Four major risk management mistakes

Gartner highlights major mistakes businesses make in risk management

September 18, 2009

Gartner highlights major mistakes businesses make in risk management

Enterprise security budgets have always been difficult to justify, and the global economic crisis is making this critical process even more difficult, according to Gartner.

Corporate security professionals face a complex situation as they work with highly constrained financial and staffing resources to manage and mitigate a rapidly changing and expanding risk environment.

“Most corporate IT expenditures are inevitably under intense scrutiny during this period of economic uncertainty and IT security and risk management – although less radically affected than overall IT budgets – is no exception,” said Jay Heiser, research vice president at Gartner. “The keys to justifying and optimising security spending are to ensure that security and risk control practices are meeting explicit business objectives and, crucially, to persuade the business to take ownership of risk.”

However, Heiser warned that security professional are unlikely to achieve these critical goals if they fall into one of four common risk management mistakes:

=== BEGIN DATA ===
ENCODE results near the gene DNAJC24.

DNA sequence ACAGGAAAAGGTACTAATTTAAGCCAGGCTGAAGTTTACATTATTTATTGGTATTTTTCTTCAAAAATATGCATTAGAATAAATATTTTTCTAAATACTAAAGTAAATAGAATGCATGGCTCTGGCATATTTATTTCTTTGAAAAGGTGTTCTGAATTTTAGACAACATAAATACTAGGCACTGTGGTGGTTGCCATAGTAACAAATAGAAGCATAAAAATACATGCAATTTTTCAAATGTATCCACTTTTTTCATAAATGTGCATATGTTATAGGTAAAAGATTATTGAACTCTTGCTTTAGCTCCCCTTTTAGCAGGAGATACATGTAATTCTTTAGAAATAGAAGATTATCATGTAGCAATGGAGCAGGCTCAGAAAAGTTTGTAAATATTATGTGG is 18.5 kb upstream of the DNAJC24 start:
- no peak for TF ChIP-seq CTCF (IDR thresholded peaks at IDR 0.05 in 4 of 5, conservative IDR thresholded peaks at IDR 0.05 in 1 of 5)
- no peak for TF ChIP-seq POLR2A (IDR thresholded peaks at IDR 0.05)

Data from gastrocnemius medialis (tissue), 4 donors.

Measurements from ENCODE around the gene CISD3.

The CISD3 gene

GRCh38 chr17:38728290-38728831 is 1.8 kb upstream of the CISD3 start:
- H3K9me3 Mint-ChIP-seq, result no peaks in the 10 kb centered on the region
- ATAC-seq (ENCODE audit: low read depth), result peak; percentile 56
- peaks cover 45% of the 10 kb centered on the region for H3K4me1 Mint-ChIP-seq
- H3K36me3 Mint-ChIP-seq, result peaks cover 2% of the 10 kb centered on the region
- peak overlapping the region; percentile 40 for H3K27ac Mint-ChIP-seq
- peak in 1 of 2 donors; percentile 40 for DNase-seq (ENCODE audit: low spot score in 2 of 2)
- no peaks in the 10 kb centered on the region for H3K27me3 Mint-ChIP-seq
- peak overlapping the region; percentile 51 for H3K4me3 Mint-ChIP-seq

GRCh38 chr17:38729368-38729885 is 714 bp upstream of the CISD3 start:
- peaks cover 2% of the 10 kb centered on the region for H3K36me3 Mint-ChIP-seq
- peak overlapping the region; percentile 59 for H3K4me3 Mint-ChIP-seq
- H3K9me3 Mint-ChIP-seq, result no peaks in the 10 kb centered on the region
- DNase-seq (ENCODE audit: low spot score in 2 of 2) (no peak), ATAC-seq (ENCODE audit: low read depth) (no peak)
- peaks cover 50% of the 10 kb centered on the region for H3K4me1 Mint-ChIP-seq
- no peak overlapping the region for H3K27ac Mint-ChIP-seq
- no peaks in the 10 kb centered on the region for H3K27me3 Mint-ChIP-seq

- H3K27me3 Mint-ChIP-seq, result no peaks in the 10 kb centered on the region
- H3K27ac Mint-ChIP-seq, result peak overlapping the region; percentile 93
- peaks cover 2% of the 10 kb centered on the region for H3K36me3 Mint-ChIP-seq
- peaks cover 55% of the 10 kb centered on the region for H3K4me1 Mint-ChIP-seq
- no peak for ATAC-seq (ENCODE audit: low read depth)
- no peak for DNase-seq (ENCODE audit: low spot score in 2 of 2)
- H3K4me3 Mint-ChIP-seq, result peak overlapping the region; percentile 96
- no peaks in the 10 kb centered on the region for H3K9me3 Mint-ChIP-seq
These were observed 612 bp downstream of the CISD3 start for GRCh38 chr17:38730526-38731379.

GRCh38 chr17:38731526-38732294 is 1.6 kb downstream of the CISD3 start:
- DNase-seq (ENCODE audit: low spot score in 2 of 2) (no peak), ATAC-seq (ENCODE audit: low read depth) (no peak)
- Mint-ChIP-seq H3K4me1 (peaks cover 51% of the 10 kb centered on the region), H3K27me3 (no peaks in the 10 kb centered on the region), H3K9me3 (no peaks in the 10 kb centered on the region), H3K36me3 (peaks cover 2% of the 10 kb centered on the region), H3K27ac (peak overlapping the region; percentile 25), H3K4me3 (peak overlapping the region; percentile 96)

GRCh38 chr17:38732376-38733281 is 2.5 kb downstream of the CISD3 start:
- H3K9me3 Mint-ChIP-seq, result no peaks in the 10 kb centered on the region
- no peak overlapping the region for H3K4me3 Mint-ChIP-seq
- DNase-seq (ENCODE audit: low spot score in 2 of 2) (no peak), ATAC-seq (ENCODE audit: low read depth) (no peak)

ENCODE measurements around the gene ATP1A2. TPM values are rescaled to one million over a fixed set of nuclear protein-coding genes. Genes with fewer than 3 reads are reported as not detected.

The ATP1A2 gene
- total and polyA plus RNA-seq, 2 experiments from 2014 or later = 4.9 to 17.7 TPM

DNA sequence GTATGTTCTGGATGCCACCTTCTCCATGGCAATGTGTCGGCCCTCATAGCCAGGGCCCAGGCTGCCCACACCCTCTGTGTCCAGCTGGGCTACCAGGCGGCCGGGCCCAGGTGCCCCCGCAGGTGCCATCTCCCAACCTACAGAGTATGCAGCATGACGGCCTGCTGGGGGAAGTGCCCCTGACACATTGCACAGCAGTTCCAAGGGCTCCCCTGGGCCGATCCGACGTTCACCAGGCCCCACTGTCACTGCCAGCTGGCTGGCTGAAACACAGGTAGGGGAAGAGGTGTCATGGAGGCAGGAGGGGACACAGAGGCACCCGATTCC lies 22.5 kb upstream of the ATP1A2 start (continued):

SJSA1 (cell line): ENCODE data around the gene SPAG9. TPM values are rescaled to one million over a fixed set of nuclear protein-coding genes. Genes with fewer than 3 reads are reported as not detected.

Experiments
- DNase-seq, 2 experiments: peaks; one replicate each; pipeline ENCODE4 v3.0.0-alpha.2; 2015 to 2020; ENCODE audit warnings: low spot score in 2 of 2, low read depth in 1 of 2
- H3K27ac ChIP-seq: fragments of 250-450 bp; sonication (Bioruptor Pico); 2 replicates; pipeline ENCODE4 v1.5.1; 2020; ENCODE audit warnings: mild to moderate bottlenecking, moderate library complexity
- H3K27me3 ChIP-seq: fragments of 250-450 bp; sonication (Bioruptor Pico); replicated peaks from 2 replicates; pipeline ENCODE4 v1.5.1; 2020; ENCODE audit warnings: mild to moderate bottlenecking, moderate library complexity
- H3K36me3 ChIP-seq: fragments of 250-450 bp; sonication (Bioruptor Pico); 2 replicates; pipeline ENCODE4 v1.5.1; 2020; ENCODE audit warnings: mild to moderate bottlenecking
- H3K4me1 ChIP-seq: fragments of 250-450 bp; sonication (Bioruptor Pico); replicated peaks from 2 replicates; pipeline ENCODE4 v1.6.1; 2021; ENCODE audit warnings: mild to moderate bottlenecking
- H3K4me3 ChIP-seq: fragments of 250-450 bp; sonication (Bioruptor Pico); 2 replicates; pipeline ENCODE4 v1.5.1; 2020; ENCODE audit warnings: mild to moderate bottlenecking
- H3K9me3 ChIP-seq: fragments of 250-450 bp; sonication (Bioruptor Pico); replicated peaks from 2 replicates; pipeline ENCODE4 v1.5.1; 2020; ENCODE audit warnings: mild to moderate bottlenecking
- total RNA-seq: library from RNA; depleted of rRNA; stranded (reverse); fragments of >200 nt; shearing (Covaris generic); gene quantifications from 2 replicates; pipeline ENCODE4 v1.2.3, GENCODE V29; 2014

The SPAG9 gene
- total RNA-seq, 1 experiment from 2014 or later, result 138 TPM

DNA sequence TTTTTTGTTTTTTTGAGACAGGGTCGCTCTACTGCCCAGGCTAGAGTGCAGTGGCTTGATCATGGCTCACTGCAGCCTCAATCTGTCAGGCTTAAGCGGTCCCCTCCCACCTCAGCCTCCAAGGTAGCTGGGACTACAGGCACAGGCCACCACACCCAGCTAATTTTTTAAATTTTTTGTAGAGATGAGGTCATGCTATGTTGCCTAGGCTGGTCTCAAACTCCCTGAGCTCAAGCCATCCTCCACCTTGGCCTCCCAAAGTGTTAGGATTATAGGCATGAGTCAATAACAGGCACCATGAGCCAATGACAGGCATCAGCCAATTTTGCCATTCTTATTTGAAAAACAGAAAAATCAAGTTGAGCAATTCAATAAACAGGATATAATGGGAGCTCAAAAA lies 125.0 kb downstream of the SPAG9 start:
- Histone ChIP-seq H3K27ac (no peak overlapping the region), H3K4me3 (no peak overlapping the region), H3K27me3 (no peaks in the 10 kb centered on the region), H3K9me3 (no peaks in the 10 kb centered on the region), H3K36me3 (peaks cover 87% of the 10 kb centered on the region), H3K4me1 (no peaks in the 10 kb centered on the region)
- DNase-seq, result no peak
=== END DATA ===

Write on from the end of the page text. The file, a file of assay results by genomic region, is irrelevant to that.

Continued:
1.    An optimal level of security spending takes into account the assessed level of risk, avoiding overspending and overprotection. Business managers should be offered a relatively small number of risk management profiles that are designed to meet different use cases for data sensitivity and risk.
2.    Security professionals have historically made technology-centric investment, implementation and deployment decisions based on what they believe is required, rather than on what the business needs. If business managers can’t or won’t provide information about risk significance of their business processes, then high-level managers must step in and mediate.
3.    Security professionals must develop a consistent way to express and articulate the security-criticality of specific IT systems, information assets and business processes.
4.    Internal “market forces” can help align risks with benefits, if all systems and information assets are ‘owned’ by specific business managers who are accountable for any failures in security or continuity.

“Simple, manageable risk assessment frameworks, explicit acceptance of residual risk and security service level agreements (SLAs) will make it possible to deliver sound enterprise security, and to defend security budgets against cutbacks,” said Mr Heiser. “The first step that IT risk managers can take towards better alignment with the business is not to treat business managers as a problem that needs to be solved, but rather to regard them as customers who need secure and reliable computing services.”